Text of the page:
McCain is probably the only Republican running that could loose to Hillary.
Obama and Clinton can’t play nice in the sandbox, and the Democrat voters can’t decide which one of them they really want to support. My money is still on Hillary, but I’m hoping I’m wrong. Like the Republican field, half of the Democrat candidates have dropped out already.
Hillary is probably the only Democrat running that could loose to McCain.
It’s like a game of Whack a Mole, or Whack a Weasel.
[another nod to Dan Carlin (110, 111) for giving the candidates their proper mascot. Weasels is what they are, when they change their opinions about any policy issue depending on what audience they are in front of; and 9/10’s of the candidates do this without blushing]
The candidate’s head pops up, and they get smacked down again. Except we’ll probably still end up having to choose between weasels when it comes to the major parties. I’m not sure how two such unpopular people could ever get this far in a beauty contest like the presidential election.
Here’s hoping that the rumors about Ron Paul are correct. At least I’ll still have someone to vote for then.
Originally titled Austin, the Portland wannabe, this entry has morphed into an In Related News type column (with a tip of the hat to Dan Carlin) because Common Sense 113, What about the Losers asks the same questions that were being asked by Jeff Ward when he interviewed Austin Mayor Will Wynn (Editor’s note: it only took me 11 years to notice I spelled Will Wynn’s name wrong, and unfortunately I can’t find that interview online anymore. The link I had for it is dead. My Google-fu failed to turn it up anywhere else.) on Our Little Show a few months ago.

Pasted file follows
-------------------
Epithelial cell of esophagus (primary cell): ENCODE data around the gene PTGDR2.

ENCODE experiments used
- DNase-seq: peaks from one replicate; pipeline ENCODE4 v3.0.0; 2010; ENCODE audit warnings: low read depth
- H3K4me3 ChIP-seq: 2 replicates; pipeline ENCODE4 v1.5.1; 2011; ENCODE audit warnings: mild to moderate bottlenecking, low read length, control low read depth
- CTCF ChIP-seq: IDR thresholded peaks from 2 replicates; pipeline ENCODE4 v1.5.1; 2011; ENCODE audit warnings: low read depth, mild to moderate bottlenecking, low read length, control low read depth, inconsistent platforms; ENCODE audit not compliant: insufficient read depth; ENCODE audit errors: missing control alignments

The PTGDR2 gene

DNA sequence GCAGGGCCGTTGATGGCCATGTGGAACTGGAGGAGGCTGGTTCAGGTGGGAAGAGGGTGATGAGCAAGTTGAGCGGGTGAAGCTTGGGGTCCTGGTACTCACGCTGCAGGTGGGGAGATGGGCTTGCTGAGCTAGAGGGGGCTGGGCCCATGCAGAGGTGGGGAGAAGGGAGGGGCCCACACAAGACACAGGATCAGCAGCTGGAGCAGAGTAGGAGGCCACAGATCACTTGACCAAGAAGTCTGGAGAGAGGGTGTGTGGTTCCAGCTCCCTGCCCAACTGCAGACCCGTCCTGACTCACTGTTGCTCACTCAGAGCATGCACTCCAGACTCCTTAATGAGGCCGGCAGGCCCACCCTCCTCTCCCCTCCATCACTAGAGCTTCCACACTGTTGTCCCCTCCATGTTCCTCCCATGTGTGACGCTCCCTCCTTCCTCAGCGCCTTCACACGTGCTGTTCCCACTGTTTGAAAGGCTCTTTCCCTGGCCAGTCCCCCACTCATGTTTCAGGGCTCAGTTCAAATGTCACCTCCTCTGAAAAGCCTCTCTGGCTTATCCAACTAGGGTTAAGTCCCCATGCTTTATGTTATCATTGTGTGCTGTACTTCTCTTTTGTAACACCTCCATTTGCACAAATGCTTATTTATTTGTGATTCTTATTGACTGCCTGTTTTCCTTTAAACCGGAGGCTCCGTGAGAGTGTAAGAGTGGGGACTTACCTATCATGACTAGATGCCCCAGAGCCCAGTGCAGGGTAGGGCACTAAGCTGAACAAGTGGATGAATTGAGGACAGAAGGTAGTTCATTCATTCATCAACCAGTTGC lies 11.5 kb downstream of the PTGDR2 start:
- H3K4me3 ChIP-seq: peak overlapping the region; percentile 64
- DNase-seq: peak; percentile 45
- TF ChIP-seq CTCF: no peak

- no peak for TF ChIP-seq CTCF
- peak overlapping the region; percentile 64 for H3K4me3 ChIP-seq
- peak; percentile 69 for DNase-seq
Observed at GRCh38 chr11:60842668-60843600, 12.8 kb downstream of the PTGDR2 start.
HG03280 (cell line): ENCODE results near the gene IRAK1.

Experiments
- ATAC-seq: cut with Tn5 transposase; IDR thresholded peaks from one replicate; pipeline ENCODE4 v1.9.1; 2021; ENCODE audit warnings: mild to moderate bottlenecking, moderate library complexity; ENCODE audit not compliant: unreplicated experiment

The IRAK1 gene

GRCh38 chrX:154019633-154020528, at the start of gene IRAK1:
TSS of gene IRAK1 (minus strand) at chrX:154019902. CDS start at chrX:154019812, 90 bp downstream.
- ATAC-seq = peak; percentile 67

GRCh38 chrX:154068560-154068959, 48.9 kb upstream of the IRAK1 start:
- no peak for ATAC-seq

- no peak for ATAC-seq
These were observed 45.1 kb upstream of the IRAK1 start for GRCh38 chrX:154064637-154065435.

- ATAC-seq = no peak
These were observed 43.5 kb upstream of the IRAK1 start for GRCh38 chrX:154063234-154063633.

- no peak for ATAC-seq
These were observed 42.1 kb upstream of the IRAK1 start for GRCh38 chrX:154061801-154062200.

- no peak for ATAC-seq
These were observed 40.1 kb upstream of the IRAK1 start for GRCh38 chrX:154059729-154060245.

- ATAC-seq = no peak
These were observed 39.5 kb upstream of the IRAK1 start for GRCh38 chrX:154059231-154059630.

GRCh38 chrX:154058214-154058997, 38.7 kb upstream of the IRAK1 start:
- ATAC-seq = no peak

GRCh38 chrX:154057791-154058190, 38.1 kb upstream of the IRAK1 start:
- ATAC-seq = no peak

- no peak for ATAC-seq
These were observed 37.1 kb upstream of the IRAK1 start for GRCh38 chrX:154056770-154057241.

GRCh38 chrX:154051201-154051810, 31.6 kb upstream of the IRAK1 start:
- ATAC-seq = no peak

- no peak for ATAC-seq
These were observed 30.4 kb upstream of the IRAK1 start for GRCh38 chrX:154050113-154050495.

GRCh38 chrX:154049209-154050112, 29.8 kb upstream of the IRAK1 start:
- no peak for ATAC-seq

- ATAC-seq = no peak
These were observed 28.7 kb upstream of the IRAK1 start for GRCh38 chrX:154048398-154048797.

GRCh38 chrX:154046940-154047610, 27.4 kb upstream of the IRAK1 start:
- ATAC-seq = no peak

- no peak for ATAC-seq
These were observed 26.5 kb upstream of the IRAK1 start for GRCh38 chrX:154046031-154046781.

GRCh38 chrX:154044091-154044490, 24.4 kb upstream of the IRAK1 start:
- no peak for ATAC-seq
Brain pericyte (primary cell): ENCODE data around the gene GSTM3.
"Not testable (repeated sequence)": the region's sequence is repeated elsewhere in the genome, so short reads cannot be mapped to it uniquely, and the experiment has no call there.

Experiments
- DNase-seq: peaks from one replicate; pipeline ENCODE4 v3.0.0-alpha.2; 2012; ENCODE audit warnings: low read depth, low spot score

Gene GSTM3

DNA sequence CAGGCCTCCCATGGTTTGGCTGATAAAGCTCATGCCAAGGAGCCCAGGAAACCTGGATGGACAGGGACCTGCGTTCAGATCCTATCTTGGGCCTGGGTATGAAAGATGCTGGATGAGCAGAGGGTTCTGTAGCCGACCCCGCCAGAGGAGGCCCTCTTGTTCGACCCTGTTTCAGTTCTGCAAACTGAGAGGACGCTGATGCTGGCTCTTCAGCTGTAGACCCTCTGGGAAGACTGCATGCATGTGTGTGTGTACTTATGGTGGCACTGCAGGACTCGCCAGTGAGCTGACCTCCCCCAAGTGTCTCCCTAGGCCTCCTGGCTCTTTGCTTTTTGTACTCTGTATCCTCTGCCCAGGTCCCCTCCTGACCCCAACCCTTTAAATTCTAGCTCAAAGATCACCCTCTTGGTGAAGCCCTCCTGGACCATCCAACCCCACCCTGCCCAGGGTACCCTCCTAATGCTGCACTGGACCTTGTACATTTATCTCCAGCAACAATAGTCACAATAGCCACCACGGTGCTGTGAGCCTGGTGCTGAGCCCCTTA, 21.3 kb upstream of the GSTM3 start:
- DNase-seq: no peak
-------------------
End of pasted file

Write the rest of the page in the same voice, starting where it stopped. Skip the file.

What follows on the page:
At the time, I was screaming at the radio “It’s because Austin desperately wants to be Portland!” but I think the answer will take more explaining than that. Probably quite a bit more.
First, let’s deal with Dan’s assertion that we live in a capitalist system. This is important because Dan’s point is quite valid; in a capitalist system the growth of the markets should be robust enough that even the least ambitious, least able to compete amongst us can be provided for charitably from the fat left on the table. The problem is, we don’t live in that system.
Ask any economist and they’ll hem and haw and finally explain that we live in a managed market system, a hybrid market managed from the top down with central controls placed there by government to ostensibly protect the investors/users/general population from the dangers of an uncontrolled market.
What those dangers are is anyones guess, because hindsight has shown that the failures of the stock market can generally be traced back to interference in the market by the Federal government, or by it’s monetary arm, the Federal Reserve (before the Federal Reserve the fluctuations in markets were probably an offshoot of the legalized theft that is Fractional Reserve Banking. I’m leaving that discussion for another time because this thing is almost a book already) Most of the other markets haven’t so much failed, as they were never allowed to fully bloom before being stifled by state and local controls placed on whatever resource or talent the market formed around.
But the controls do serve the purpose of keeping the markets in check (whether the controls are professional licensing, health inspection, zoning and planning, or just the good old Securities and Exchange Commission) Keeping the markets in check being indistinguishable from slowing growth.
So we don’t really live in a capitalist system, and it’s been getting less and less so for more than a hundred years now. We do still live in what is largely a meritocracy (which is better than the alternatives) but it’s a far cry from the kind of capitalism that most laissez-faire capitalists dream about, and the profit margins are getting leaner all the time.
If there’s limited profit (what it means to be lean) then there’s limited fat to provide for those marginal types on the fringe of society. And no amount of exhortation to buckle down and provide for them from outside is ever going to result in their getting more of what they need. Like a parent telling a child to be good and share, if there’s only one toy, the toy’s owner gets to play with it.